How Much to Pay An
Adminstrator, Executor or Exectrix
Michael H. Marks
Linda Law Carroll412-421-8944
In Pennsylvania, there is no fixed formula or fee schedule to determine how much the Executor or Administrator of an estate is allowed to be paid .
Generally, someone appointed to that position, and who works to settle the affairs of an estate, is entitled to be compensated for services rendered to the estate. If the issue becomes a matter of dispute – for example, if the heirs or beneficiaries object that the Executor or Administrator has been paid too much – the judge will decide the appropriate amount for the Executor’s fee.
Pennsylvania law requires that compensation be “reasonable and just” and permits the fee to be calculated on a graduated percentage. Thus, the most common method for determining the Executor or Administrator’s fee (and the attorney fee) is based on the size of the estate. It makes common sense – for a bigger estate, more work and responsibility is likely, and for a smaller the estate the less work and responsibility might be required.
Clearly, though, this can be a crude tool and imprecise method for measuring the amount of work to be done. There can be a large estate that is simple, or a smaller estate that is more complicated. Many factors affect or determine the extent and complexity of the executor or administrator’s job:
- The proportion of probate assets versus nonprobate assets (generally, nonprobate assets are automatically transferred to beneficiaries or joint owners and require less work on the part of the executor or administrator).
- Whether there is real estate to be maintained or sold, or multiple properties;
- The number of separate financial institutions and separate assets or accounts;
- The number of individuals involved, either as co-Executors or Administrators, or as multiple heirs or beneficiaries;
- Whether the participants get along and are agreeable, or whether their interactions are more like arguments, disagreements and disputes.
Lawyers, judges and others often use a graduated compensation schedule that was used and allowed in a case called "In re:Johnson Estate". Because the judge in that estate determined that the schedule was reasonable it is often used as a guideline in other estates although it has never been formally adopted under Pennsylvania law. The "Johnson Estate" schedule appears below. It is based on the size of the estate, the different types of assets, and, importantly, on a declining percentage of the assets.
|Dollar Value of the Probate Estate||%||Amt of fee per column||Running Total|
|$00.01 to $100,000.00||5%||$5,000.00||$5,000.00|
|$100,000 to $200,000.00||4%||$4,000.00||$9,000|
|$200,000 to $1,000,000.00||3%||$24,000.00||$33,000.00|
|Type of Asset||Percentage|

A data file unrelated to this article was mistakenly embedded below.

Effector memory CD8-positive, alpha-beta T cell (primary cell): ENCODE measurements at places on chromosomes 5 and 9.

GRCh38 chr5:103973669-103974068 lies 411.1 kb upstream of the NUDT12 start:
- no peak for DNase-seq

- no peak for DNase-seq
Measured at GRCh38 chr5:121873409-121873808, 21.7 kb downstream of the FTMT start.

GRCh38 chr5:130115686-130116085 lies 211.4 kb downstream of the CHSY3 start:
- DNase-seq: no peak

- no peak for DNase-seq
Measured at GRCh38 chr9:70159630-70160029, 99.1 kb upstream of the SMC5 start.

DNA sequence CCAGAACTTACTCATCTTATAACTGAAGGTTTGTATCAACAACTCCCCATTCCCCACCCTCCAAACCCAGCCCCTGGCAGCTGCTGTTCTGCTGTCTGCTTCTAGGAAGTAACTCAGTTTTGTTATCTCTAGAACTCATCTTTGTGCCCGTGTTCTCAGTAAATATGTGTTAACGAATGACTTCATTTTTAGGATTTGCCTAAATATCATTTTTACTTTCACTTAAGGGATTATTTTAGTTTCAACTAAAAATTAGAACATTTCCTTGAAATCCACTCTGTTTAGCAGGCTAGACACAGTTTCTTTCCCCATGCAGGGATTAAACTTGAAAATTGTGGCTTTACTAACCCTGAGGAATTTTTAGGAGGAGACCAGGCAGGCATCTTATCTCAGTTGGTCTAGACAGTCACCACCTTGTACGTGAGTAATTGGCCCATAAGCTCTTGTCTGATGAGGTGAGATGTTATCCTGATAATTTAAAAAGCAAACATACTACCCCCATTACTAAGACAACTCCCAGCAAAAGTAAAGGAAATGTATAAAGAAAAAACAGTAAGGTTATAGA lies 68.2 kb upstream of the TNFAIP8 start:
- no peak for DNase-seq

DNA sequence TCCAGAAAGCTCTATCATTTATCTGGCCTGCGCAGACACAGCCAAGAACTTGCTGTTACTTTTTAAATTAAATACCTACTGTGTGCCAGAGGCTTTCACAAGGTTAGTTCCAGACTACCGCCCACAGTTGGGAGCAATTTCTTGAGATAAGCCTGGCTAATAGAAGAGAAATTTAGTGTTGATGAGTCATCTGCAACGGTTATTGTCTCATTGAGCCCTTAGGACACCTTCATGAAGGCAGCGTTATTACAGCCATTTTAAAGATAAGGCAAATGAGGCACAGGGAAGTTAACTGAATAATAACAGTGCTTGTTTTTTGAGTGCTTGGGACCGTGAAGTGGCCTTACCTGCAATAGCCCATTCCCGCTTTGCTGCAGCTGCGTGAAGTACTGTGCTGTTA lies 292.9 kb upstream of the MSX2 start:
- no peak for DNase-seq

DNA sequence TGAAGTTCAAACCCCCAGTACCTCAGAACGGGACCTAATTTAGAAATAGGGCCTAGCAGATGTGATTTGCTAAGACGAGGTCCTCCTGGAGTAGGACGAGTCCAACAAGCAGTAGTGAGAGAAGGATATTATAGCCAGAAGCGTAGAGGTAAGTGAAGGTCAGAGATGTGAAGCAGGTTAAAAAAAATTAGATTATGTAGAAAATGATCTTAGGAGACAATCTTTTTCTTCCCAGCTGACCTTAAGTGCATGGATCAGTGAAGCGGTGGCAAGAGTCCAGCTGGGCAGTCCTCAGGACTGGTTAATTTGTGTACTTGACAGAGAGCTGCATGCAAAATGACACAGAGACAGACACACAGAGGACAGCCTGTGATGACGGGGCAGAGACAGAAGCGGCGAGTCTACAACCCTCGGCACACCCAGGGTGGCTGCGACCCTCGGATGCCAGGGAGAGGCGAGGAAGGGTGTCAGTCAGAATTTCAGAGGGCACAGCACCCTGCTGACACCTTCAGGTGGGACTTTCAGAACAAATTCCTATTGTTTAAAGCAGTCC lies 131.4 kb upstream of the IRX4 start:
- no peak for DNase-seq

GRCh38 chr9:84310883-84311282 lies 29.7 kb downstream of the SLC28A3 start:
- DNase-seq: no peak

|Real Estate Converted with Aid of Broker||3%|
|Pay on Death Bonds||1%|
|Real Estate: Specific Devise||1%|
Here is an illustration of how the "In Re:Johnson" estate fee schedule results in a suggested fee amount for different
size estates, and with different proportions of probate and nonprobate assets.
|Probate Assets||Non_Probate Assets||Fee Guideline Amount|
|$100,000||$100,000 (joint accounts)||$6,000|
|$500,000||$250,000 (real estate sold)||$25,500.00|
|$1 million||$500,000 (trust funds)||$38,000.00|
Another rough rule of thumb that is sometimes cited is that an Executor or Administrator is entitled to 5% of the assets of the estate. This does not address the difference in work required between probate and nonprobate assets, but can help in estimating a fee that will later be determined by the Johnson Estate schedule.
At Marks Elder Law, we generally consider the amount calculated according to the chart as a guideline, and often discount and round down from that amount. Note: an agreed upon fixed fee never covers the cost of any litigation. If a dispute, argument or disagreement arises that may require litigation, Marks Elder Law will be quoted sepataely prior to your making the decision to litigate.
Recently, in a Pennsylvania case that received widespread attention, a Judge criticized the "In Re Johnsen’s Estate" fee schedule as being out of date and no longer well suited for its purpose. In the case of Estate of James R. Donofri, the Judge proposed a simpler arrangement:
|Type of Asset||Type of Fee||Fee Amount|
|Probate||Attorney Fee||6% - Non-graduated|
|Probate||Executor Fee||5% - Non-graduated|
|Non-Probate Subject to Penna. Inheritance Tax||Attorney/Executor Fee||3% - Non-graduated|
|Non-Probate: Small Estates||Attorney/Executor Fee||Up to 10%|
If a proposed fee amount for an Executor or Administrator is challenged by the heirs or beneficiaries as excessive, it is very helpful for the fiduciary to be able to produce records of what they did in order to show that they have earned the compensation they are requesting. The ideal record would be a diary or log of activities and hours of work in sufficient detail to show the extent of work performed.
Finally, since an hourly rate for an Executor or Administrator must be reasonable and just, a judge might refer to the hourly rate that the person makes in their regular employment as a guideline, or refer to the hourly cost for labor or skilled services in the commercial marketplace (i.e. what would it cost to hire someone else to do the job). A skilled career professional would, therefore, be entitled to a higher “just and reasonable” hourly rate for services requiring or utilizing their skills, judgment, and expertise.
At Marks Elder Law, fees are always quoted in advance.
Generally, you never owe a fee until after we’ve agreed on one. Your fee reflects the time we spend working for you; the difficulty of your case; the value to you; the scale and scope of the matter; and the risk involved. Generally, we do not charge a Contingent Fee.